Before we dive into talking about what is a solution architect, let’s start by defining a solution. Quite simply, a solution is an answer to a problem. For a solution to have value, it must provide a measurable improvement to the situation at hand. A good solution will be the result of a collaborative effort, agreed upon by all decision makers involved.
What Is A Solution Architecture?
In business, solution architecture is the translation of a project’s desired outcome into a solution document. The solution document identifies all the relevant technical components, roles, processes, and tasks that the project demands.
Each of these relevant domains (such as business, data, application, technology, integration, and security) must be addressed. This means identifying the unique demands and desired deliverables of each domain.
For example, imagine you are building an app for users to sell antiques to strangers. A proper solution document will in part, address:
The user experience — What does a typical buyer or seller do on the app? What is the flow of their activity? How does the app look and respond to their motives?
- The technology used in development — Is the app designed for Android, iOS, or both? What 3rd-party integrations are used? Location services? Mobile payments? Messaging? How do users authenticate their products as legitimate?
- The security features — Fingerprint reader? User accounts and passwords?
- The data — Where is the user information stored? How does the app interact with the data for listed items?
As you can see, there are numerous moving pieces to address. Even a simple app, in theory, can demand the skills of a dozen experienced experts. A proper approach to a solution will leave no technical area left untouched.
What Is The Role Of A Solution Architect?
The solution architect puts together the master plan. Like an architect of real estate, they create a document that serves as a master guide for creating a service or product. Their broad range of technical expertise and experience in numerous disciplines allows them to view the project from a bird’s eye view.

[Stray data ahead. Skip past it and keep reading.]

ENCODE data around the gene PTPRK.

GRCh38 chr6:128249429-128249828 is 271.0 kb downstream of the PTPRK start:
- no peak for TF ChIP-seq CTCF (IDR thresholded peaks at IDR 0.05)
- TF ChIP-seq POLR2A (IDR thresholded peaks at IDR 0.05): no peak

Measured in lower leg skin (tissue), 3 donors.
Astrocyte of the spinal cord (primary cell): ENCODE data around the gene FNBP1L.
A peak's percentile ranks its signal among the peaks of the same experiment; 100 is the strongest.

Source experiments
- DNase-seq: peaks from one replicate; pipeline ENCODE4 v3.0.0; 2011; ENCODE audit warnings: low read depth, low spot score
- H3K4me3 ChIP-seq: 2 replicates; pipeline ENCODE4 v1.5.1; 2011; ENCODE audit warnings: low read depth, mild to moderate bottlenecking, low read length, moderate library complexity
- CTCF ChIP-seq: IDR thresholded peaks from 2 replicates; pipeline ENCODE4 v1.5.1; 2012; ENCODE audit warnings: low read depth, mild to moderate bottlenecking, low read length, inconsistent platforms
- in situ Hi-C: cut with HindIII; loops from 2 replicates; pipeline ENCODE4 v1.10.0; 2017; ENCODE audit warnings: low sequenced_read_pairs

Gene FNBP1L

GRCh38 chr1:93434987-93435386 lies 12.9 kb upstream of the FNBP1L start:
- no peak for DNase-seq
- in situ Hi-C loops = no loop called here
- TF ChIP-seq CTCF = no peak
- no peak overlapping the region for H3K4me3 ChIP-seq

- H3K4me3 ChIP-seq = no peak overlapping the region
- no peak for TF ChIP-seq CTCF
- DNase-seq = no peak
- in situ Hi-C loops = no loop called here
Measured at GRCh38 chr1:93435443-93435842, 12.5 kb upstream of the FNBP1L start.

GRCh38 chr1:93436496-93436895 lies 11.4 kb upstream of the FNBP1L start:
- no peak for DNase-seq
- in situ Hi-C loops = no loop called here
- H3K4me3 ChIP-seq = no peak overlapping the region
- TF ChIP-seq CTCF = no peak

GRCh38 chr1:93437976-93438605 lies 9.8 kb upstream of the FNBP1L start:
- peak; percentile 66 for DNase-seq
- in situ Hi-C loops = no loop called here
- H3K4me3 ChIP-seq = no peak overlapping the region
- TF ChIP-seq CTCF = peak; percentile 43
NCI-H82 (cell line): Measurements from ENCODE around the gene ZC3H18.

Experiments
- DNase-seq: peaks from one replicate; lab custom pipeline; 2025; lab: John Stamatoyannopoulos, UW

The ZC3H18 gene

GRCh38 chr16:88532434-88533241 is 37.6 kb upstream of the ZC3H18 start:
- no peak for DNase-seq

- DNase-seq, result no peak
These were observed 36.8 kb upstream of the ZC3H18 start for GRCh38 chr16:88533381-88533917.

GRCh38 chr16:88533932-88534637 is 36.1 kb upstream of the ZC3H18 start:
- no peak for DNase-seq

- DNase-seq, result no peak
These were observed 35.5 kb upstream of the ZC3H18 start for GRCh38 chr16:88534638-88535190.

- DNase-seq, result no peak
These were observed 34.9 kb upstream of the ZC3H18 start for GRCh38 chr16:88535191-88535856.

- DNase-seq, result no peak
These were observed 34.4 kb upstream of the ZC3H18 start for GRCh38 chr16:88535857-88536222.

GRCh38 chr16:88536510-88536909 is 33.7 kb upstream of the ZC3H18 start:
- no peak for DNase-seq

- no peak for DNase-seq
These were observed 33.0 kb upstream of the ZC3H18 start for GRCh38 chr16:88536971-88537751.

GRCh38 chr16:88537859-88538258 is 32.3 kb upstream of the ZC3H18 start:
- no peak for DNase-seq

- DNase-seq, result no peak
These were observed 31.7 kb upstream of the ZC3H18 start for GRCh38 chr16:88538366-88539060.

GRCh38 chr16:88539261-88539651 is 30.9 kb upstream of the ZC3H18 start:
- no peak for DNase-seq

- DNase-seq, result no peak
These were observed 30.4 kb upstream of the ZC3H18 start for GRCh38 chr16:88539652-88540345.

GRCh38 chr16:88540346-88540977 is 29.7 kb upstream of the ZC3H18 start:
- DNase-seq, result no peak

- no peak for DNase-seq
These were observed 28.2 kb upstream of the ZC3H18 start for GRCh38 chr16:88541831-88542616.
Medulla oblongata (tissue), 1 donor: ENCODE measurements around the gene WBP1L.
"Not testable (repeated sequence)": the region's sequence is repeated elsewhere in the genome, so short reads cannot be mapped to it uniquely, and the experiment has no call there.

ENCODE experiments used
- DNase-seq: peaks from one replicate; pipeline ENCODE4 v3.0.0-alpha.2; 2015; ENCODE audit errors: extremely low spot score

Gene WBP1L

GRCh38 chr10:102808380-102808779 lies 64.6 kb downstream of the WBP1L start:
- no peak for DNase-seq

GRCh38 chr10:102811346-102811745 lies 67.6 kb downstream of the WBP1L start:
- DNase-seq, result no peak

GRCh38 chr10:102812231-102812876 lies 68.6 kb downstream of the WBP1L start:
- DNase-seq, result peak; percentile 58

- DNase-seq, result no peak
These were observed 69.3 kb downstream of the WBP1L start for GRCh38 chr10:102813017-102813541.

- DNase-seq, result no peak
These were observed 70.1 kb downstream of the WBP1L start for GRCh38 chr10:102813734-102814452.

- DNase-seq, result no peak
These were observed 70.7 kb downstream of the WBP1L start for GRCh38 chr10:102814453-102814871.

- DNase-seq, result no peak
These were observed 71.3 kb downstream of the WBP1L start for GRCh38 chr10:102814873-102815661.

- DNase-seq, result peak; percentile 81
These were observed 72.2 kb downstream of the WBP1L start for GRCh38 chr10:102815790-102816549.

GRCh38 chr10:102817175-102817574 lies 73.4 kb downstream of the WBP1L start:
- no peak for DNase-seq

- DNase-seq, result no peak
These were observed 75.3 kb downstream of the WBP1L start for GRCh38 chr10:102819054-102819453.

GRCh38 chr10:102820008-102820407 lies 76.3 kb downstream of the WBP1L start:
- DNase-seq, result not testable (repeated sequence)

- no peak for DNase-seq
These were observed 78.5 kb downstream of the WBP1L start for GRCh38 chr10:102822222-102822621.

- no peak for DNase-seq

Their work can include ideation, research, design, and implementation of the proposed solution. During ideation, the context for a solution is considered. The desired outcome is seen in light of the current environment. A client says to the architect “This is where we are, and this is where we want to be”. The vision is given, and the solution can begin to take shape.
The solution architect elaborates potential options for moving forward. Research is done to help discover which path is best. If any extra information is needed, the architect can reach out to 3rd parties for relevant details.
The solution architect then selects the optimal strategy and develops the roadmap for the selected solution. The roadmap guides the development team responsible for implementing the plan.
Benefits Of Utilizing A Solution Architect:
In 2009, a study analyzed the value of solution architecture on software development (1). Usage of solution architecture within software development projects was found to be correlated with the following effects:
- 19% decrease in project budget overrun
- Increased predictability of project budget planning
- 40% decrease in project time overrun
- Increased customer satisfaction
- 10% increase of results delivered
- Increased technical fit of the project results
Ultimately, in a world where only 16% of custom software development projects deliver their results according to plan (2), the use of solution architecture can help overcome the biggest roadblocks faced.